The first attack is usually in the second or third decade (mean age: 37 years), although the age range extends from two to 70 years. Radial nerve palsy has been reported in a two-year-old with HNPP [Hardon et al 2002] and peroneal nerve palsies have been reported shortly after birth [Goikhman et al 2003].

Males and females are equally affected.

The following are the most common sites of focal neuropathy (in decreasing order of frequency):

  • The peroneal nerve at the fibular head causing foot drop
  • The ulnar nerve at the elbow, causing hypothenar and interossei muscle weakness and atrophy with sensory loss over the lateral aspect of the hand
  • The median nerve at the wrist causing carpal tunnel syndrome with thenar muscle weakness and atrophy and sensory loss over the thumb and index finger [Del Colle et al 2003]
  • The brachial plexus and radial nerve, causing transient sensory symptoms and hand pain [Marriott et al 2002].

Full recovery over a period of days to months occurs in approximately 50% of episodes. Incomplete recovery is fairly common, but the remaining symptoms are rarely severe. Poor recovery correlates with a history of prolonged focal compression of the nerve [Koike et al 2005].

Symptomatic individuals have the frustration and disability associated with recurrent pressure palsies, although the degree of handicap in performing activities of daily living is usually not severe.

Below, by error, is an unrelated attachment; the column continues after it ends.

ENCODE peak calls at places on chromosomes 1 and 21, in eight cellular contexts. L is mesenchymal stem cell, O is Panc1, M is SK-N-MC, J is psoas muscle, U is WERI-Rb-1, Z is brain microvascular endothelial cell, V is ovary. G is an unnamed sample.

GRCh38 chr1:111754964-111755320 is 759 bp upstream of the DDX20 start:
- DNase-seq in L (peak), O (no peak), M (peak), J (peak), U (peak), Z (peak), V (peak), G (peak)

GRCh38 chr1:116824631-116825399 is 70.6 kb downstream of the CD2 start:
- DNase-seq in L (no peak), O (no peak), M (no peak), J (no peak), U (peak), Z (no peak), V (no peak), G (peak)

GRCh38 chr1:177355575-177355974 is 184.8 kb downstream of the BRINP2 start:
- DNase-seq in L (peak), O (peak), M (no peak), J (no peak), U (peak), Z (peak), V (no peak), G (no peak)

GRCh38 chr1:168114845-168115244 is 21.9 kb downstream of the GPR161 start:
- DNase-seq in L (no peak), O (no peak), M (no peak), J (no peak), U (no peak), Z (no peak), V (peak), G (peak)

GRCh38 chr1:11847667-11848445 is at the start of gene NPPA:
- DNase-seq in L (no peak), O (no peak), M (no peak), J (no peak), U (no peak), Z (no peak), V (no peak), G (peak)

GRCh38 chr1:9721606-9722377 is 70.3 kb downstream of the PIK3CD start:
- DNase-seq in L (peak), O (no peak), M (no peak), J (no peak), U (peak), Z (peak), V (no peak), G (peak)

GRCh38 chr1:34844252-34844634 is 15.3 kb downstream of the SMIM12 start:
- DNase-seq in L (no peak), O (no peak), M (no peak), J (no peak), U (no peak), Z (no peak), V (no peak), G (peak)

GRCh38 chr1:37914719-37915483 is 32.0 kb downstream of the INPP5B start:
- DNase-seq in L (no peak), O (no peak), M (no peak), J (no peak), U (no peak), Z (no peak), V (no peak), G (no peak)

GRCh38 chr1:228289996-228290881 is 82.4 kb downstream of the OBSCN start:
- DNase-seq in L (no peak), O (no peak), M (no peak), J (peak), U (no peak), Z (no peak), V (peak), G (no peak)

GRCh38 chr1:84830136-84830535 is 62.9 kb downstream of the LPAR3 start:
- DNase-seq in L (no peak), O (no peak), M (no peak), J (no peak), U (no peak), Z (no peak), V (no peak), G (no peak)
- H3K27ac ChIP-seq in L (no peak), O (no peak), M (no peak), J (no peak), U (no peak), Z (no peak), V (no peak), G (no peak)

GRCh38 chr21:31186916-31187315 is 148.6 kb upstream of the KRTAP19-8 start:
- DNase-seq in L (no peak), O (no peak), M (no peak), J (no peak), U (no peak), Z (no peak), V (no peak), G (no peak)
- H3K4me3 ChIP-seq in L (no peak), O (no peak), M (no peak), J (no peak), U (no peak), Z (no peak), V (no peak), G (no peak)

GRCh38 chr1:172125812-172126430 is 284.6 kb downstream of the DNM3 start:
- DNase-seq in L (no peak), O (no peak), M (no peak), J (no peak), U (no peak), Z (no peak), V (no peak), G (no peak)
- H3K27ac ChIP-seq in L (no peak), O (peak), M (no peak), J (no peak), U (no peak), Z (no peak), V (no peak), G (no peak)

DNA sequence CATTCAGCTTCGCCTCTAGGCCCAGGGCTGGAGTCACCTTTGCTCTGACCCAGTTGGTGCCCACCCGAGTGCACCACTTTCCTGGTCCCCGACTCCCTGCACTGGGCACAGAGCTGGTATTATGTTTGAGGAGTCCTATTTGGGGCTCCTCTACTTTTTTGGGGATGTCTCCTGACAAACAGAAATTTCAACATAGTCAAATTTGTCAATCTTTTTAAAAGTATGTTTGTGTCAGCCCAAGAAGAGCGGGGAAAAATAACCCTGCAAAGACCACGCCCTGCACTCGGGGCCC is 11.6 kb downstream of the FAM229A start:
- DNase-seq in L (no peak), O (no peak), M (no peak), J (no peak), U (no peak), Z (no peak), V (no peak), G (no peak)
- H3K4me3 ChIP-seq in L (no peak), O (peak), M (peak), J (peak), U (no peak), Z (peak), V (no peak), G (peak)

In addition to the typical presentation of HNPP, Mouton et al [1999] described five other phenotypes:

  • Recurrent positional short-term sensory symptoms
  • Progressive mononeuropathy
  • CMT-like polyneuropathy
  • Chronic sensory polyneuropathy
  • Chronic inflammatory demyelinating polyneuropathy-like disorder [Korn-Lubetzki et al 2002]

Note: Some individuals may be asymptomatic.

Other findings reported in a few individuals:

Genotype-Phenotype Correlations

Persons with the PMP22 frameshift mutation (p.Arg95Glyfs*128) have a typical HNPP phenotype but are also more likely to have an associated clinically evident motor/sensory neuropathy mimicking Charcot-Marie-Tooth Neuropathy Type 1 (CMT1) [Lenssen et al 1998]. Other point mutations in PMP22 with a similar phenotype have been described [Bellone et al 2006, Li et al 2007, Muglia et al 2007, Moszyńska et al 2009].